The notification system 100 then transmits the stored waveform to the ATC radar 10 in a manner specific to the selected modulation scheme (block 214), thereby providing for display of the specific icon arrangement on the ATC radar 10. An example of the icon arrangement is provided by FIG. 5. In addition, FIG. 6 is a flowchart 400 illustrating creation of the icon arrangement of FIG. 5, while the description of FIG. 6 describes the manner of transmitting the stored waveform to the ATC radar 10 in a manner appropriate to form the selected modulation scheme. It should be noted that a different modulation scheme may be provided.

Referring to both FIG. 5 and FIG. 6, the icon display 300 of FIG. 5 shows three horizontal rows. As will be described in detail herein, the first horizontal row 310 is referred to herein as an early rebroadcast representation, the second horizontal row 320 is referred to herein as an on-time rebroadcast representation, and the third horizontal row 330 is referred to herein as a late rebroadcast representation. Each icon, represented herein as a triangle, although it should be noted that different shaped icons may be used instead of a triangular shaped icon, is either a checkered icon or an entirely darkened icon.

Looking at a central column 340 of the icon display, as is explained in detail below, the entirely darkened icon 340 represents the aircraft 60 when the ATC radar 10 has received both the stored waveform from the notification system 100 and identification of the aircraft 60, where the stored waveform and the identification of the aircraft 60 was transmitted by the notification system 60 in accordance with the time required for response to a second sweeping signal, by the ATC radar 10 (also referred herein to as the “required identification time”). As mentioned above, the notification system 100 is capable of performing functions similar to an aircraft transponder. By knowing the signal transmission timing information of the ATC radar 10 associated with the stored waveform, the notification system 100 knows when the next sweeping signal will be transmitted by the ATC radar 10. Therefore, the entirely darkened icon 340 is a result of the notification system 100 transmitting identification of the aircraft 60 and the stored waveform from the notification system 100 within the required identification time of receiving the second sweeping signal.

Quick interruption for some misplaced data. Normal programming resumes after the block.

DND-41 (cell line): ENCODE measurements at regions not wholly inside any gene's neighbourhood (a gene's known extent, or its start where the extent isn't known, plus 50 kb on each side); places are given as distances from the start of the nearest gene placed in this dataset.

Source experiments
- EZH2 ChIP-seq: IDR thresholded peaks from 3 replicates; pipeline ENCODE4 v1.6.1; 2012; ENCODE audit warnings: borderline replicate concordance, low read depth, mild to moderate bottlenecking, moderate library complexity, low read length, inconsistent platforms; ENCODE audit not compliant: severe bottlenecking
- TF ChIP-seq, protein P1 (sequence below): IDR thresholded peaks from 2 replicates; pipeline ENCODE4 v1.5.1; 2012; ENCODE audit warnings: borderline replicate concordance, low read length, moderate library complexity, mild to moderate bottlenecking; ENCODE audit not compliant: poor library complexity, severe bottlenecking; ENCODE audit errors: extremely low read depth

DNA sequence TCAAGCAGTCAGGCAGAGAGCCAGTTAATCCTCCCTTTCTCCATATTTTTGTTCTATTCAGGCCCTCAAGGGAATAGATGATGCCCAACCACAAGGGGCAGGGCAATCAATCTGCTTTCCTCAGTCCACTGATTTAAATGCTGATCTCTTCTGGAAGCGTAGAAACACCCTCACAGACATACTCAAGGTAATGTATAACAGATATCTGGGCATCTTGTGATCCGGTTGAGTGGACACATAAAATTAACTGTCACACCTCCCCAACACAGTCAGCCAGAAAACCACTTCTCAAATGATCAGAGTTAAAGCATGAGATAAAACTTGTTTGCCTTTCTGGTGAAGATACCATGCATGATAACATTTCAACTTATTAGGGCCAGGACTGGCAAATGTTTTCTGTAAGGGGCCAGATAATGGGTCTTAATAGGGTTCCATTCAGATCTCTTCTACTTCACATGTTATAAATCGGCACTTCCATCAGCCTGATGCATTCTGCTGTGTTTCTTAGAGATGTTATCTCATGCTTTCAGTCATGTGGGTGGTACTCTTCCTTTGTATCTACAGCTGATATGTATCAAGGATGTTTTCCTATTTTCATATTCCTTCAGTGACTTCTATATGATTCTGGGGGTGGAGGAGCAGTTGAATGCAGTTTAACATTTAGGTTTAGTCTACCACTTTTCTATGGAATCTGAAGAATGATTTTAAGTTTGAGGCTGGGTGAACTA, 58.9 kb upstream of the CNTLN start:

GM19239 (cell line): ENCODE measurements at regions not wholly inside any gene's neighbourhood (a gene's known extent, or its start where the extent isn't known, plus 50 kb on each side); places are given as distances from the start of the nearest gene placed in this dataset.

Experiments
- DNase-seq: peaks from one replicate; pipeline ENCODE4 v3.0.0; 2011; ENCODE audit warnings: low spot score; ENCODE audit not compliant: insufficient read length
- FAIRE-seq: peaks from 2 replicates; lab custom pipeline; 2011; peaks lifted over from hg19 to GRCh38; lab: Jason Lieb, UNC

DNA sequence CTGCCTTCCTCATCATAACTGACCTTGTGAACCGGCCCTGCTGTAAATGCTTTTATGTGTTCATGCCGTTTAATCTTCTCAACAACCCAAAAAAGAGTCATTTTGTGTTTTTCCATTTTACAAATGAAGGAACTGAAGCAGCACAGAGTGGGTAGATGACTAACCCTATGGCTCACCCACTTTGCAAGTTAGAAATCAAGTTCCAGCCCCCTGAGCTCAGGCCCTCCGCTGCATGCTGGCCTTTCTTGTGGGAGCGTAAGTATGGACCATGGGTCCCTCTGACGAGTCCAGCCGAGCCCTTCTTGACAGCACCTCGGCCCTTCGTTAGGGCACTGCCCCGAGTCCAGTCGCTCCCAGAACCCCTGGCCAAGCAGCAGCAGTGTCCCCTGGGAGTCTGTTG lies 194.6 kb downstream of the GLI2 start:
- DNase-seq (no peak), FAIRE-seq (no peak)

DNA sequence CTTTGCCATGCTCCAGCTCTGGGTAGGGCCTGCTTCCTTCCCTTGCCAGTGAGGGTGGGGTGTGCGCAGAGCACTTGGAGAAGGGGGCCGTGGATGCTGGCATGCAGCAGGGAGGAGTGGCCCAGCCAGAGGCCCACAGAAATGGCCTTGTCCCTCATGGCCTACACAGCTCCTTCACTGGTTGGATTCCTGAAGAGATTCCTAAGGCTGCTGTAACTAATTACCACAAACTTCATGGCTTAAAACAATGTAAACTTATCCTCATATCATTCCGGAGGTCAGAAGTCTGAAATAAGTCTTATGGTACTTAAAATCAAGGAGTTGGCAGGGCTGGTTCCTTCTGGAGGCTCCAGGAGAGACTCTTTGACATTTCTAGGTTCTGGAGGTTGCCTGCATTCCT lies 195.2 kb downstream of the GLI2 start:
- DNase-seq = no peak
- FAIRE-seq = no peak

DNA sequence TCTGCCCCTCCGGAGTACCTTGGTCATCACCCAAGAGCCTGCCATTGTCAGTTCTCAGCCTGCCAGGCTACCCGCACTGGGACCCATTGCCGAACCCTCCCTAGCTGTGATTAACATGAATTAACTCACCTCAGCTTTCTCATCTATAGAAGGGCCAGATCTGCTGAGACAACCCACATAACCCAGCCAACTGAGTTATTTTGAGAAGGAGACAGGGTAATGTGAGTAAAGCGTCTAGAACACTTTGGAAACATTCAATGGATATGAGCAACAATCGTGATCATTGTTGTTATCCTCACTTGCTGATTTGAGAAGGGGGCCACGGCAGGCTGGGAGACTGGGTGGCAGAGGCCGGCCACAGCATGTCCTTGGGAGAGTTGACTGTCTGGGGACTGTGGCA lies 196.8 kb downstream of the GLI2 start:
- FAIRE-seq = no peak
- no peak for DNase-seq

Alternatively, still referring to the central column 340, the partially filled icon in the first horizontal row 310 represents an instance when the ATC radar 10 received the stored waveform from the notification system 100 prior to the ATC radar 10 sending out the second sweeping signal. As has been mentioned above, the first sweeping signal was the first signal received by the notification system 100. The partially filled icon in the third horizontal row 330 represents an instance when the ATC radar 10 received the stored waveform from the notification system 100 after the ATC radar 10 sent out the second sweeping signal, yet not within the required identification time of receiving the second sweeping signal. It should be noted that the partially filled icons in the central column are caused because identification of the aircraft has not been received with the stored waveform.

Other partially filled icons are provided by transmitting the real-time convolution of the stored waveform with the stored waveform itself. As an example, before the step of the notification system 100 transmitting the stored waveform prior to receiving the second sweeping signal, the real-time convolution of the stored waveform is taken. Thereafter, and still prior to receiving the second sweeping signal, the stored waveform and its real-time convolution are transmitted to the ATC radar 10. The result of the early transmission by the notification system 100 is the ATC radar 10 displaying the first horizontal row 310, where the icons to the left and right of the central column 340 icon are the real-time convolutions of the stored waveform, and where the central column 340 icon is the actual rendition of the stored waveform received by the ATC radar 10.

As a further example, before the step of the notification system 100 transmitting the stored waveform after the ATC radar 10 sent out the second sweeping signal, yet not within the required identification time of receiving the second sweeping signal, the real-time convolution of the stored waveform is taken. Thereafter, and still after the required identification time of receiving the second sweeping signal, the stored waveform and its real-time convolution are transmitted to the ATC radar 10. The result of the late transmission by the notification system 100 is the ATC radar 10 displaying the third horizontal row 330, where the icons to the left and right of the central column 340 icon are the real-time convolutions of the stored waveform, and where the central column 340 icon is the actual rendition of the re-broadcasted waveform.